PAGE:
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Designer Tim Nash on the ultra-safe, super-stylish, catalog-driven modern playground in Babble’s Infant Industry.

In the early ’80s, I spent many sweltering Saturday afternoons with the Hamburgler. To play on this McDonald’s playscape, you had to climb a rickety ladder through a long, narrow steel cylinder. The steel-cage maw was perilously hot and confining, completely unlike the safety-first constructions of today. I have nothing but fond memories.

 

But there’s something to be said for the new era of playground equipment. Tim Nash, who designs for Portland-based Koch Landscape Architecture, spoke to Babble about the state of the modern American playground. He also shared a trade secret: in spite of all the thought and money and child-psychology that goes into the design of modern slides, swings and bouncy wooden bridges, kids use playground equipment however they damn well please. – Will Doig

Playgrounds today look so different than the ones I played on when I was young. What’s been the major change in playground design and theory in the past two decades?

Typically, it used to be the single unit that was shoved out onto some bark chips, or for that matter just onto asphalt. Now, for many reasons, you won’t see that. The way a lot of playgrounds are set up now is driven by safety protocol. Also, I think you see more consistency between playgrounds today because there are companies out there who just have the components in their catalogues, and everything just sort of goes together.

Safety protocols have also changed the nature of playgrounds.

It’s the main driving force. It’s also the most challenging aspect because there are so many guidelines in every direction, particular the CPSC [U.S. Consumer Product Safety Commission, a federal agency] guidelines, which sets the standards for things like fall heights, for the space around each piece of equipment, even for how bolts and screws are covered. That kind of stuff ends up being the really challenging part of making things work, because you can sit there in the agency and think up a lot of crazy ideas to make playgrounds safer and safer, but trying to actually integrate them and make them work is challenging.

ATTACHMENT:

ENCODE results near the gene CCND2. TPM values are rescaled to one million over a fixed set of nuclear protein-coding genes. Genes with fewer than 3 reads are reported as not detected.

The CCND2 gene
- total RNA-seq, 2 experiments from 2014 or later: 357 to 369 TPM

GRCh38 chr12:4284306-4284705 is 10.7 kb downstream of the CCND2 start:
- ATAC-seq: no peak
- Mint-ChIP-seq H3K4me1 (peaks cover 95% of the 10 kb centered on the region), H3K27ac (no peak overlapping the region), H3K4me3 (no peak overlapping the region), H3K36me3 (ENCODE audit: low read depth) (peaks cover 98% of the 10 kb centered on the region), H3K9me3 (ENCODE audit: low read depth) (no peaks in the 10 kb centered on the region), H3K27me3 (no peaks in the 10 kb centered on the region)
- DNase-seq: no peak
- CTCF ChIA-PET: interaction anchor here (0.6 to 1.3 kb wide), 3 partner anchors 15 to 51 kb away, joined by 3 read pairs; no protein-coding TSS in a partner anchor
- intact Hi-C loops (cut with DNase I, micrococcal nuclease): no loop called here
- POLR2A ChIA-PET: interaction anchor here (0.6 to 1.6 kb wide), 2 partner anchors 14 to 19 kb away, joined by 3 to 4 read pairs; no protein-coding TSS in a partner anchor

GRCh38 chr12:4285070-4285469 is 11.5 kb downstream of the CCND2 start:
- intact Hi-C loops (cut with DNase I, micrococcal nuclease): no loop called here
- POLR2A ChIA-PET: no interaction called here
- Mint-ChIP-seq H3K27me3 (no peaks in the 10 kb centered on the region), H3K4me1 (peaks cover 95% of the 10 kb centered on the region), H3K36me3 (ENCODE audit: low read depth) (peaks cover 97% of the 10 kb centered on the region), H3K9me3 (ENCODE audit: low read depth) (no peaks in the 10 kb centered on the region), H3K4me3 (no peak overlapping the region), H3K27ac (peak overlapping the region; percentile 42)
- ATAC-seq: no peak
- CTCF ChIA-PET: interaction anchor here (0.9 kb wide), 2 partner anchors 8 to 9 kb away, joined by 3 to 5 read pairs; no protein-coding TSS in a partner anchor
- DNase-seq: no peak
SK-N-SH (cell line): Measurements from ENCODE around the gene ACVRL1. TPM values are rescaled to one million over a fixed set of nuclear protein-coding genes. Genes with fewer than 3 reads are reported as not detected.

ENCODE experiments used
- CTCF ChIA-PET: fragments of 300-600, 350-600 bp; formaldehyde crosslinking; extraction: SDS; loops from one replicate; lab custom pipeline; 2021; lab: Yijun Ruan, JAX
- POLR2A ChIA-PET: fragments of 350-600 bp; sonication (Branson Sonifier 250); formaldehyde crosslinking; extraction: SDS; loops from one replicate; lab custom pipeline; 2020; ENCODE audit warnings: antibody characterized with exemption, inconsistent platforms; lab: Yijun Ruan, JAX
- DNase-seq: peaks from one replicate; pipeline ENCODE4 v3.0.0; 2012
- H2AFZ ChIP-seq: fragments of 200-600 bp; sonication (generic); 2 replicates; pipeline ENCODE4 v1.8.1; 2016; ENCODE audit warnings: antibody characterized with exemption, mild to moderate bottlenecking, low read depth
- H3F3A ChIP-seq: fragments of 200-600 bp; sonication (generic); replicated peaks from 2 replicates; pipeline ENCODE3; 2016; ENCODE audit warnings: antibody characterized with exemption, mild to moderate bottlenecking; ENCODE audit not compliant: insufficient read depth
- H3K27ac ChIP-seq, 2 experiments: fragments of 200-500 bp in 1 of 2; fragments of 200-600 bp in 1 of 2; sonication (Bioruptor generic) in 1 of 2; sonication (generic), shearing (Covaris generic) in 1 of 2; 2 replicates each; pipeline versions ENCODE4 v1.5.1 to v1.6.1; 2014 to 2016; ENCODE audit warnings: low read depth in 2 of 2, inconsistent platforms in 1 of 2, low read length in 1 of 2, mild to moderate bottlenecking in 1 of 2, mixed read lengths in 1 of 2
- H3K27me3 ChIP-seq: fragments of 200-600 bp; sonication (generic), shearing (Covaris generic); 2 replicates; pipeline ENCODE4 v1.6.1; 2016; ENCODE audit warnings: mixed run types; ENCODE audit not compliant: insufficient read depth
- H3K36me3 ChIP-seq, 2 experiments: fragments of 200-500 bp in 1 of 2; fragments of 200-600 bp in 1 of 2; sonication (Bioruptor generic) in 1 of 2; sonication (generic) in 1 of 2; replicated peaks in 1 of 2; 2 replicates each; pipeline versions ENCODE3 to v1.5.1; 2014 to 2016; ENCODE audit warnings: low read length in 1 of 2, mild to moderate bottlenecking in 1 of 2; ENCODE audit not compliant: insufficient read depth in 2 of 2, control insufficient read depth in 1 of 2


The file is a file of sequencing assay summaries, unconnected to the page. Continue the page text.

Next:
Who can be held liable if a kid gets hurt on a playground?

Put it this way: it’s not the designers, as long as the installation was done correctly per the guidelines. Essentially, the company that builds the piece of equipment is taking the liability for it. You won’t find many designers who want to actually design the individual pieces of equipment for the simple fact that they don’t want the liability. This is why the stuff is extraordinarily expensive.

How much might one piece of equipment cost?

A decent-sized piece of play equipment, like something upright that you can climb on? That stuff gets up in the thirty- or forty-thousand dollar range. The larger component pieces, the ones that are just enormous, can cost well over seventy-five, eighty, a hundred grand.

For all the new guidelines that the agency has set forth, do you feel that playgrounds truly are a lot safer than they used to be?

I mean, kids are crazy. They make up stuff you can’t plan for. And so I think those guidelines work well in that they provide a background, and on some level they call to your attention the need to look into littler things that one might overlook in terms of design, such as openings. There are minimum and maximum openings, so that a kid can’t get his head caught. But things like the maximum fall heights, that’s all relative. If a younger child is climbing on something he shouldn’t climb on and goes too high and falls eight feet, it’s not a good thing. But an older child, in the five-to-twelve range, may have the ability to take that fall a bit better.

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